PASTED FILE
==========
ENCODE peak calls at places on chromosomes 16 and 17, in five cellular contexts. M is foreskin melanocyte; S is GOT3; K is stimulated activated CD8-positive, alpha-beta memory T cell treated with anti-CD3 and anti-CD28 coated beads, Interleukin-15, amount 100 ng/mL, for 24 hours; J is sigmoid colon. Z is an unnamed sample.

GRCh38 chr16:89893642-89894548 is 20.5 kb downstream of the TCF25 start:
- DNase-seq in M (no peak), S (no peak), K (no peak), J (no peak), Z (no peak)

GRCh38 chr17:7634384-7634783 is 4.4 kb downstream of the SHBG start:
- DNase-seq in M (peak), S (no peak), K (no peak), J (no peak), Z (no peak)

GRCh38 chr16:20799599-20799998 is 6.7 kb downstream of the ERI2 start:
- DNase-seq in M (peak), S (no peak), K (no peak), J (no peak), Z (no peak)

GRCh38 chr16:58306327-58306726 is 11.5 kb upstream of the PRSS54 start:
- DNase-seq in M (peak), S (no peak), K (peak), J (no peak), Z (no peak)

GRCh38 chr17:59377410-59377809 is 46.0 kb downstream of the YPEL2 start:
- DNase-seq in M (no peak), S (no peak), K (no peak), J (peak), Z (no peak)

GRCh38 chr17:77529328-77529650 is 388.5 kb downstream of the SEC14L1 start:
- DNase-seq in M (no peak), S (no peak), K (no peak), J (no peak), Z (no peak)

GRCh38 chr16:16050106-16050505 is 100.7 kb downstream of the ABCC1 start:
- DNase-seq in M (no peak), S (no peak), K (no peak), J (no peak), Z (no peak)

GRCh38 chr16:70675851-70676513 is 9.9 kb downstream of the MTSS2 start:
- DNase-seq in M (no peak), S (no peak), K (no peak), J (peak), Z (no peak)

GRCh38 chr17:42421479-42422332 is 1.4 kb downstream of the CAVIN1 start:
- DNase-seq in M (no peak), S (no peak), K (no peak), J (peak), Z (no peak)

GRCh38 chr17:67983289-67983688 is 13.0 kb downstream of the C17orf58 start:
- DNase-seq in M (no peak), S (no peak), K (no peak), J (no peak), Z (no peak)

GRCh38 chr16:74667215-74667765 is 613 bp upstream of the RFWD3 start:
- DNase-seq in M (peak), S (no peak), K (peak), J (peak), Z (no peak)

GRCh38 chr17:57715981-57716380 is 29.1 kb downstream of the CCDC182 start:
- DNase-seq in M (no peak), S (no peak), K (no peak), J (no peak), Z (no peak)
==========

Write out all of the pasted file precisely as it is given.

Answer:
ENCODE peak calls at places on chromosomes 16 and 17, in five cellular contexts. M is foreskin melanocyte; S is GOT3; K is stimulated activated CD8-positive, alpha-beta memory T cell treated with anti-CD3 and anti-CD28 coated beads, Interleukin-15, amount 100 ng/mL, for 24 hours; J is sigmoid colon. Z is an unnamed sample.

GRCh38 chr16:89893642-89894548 is 20.5 kb downstream of the TCF25 start:
- DNase-seq in M (no peak), S (no peak), K (no peak), J (no peak), Z (no peak)

GRCh38 chr17:7634384-7634783 is 4.4 kb downstream of the SHBG start:
- DNase-seq in M (peak), S (no peak), K (no peak), J (no peak), Z (no peak)

GRCh38 chr16:20799599-20799998 is 6.7 kb downstream of the ERI2 start:
- DNase-seq in M (peak), S (no peak), K (no peak), J (no peak), Z (no peak)

GRCh38 chr16:58306327-58306726 is 11.5 kb upstream of the PRSS54 start:
- DNase-seq in M (peak), S (no peak), K (peak), J (no peak), Z (no peak)

GRCh38 chr17:59377410-59377809 is 46.0 kb downstream of the YPEL2 start:
- DNase-seq in M (no peak), S (no peak), K (no peak), J (peak), Z (no peak)

GRCh38 chr17:77529328-77529650 is 388.5 kb downstream of the SEC14L1 start:
- DNase-seq in M (no peak), S (no peak), K (no peak), J (no peak), Z (no peak)

GRCh38 chr16:16050106-16050505 is 100.7 kb downstream of the ABCC1 start:
- DNase-seq in M (no peak), S (no peak), K (no peak), J (no peak), Z (no peak)

GRCh38 chr16:70675851-70676513 is 9.9 kb downstream of the MTSS2 start:
- DNase-seq in M (no peak), S (no peak), K (no peak), J (peak), Z (no peak)

GRCh38 chr17:42421479-42422332 is 1.4 kb downstream of the CAVIN1 start:
- DNase-seq in M (no peak), S (no peak), K (no peak), J (peak), Z (no peak)

GRCh38 chr17:67983289-67983688 is 13.0 kb downstream of the C17orf58 start:
- DNase-seq in M (no peak), S (no peak), K (no peak), J (no peak), Z (no peak)

GRCh38 chr16:74667215-74667765 is 613 bp upstream of the RFWD3 start:
- DNase-seq in M (peak), S (no peak), K (peak), J (peak), Z (no peak)

GRCh38 chr17:57715981-57716380 is 29.1 kb downstream of the CCDC182 start:
- DNase-seq in M (no peak), S (no peak), K (no peak), J (no peak), Z (no peak)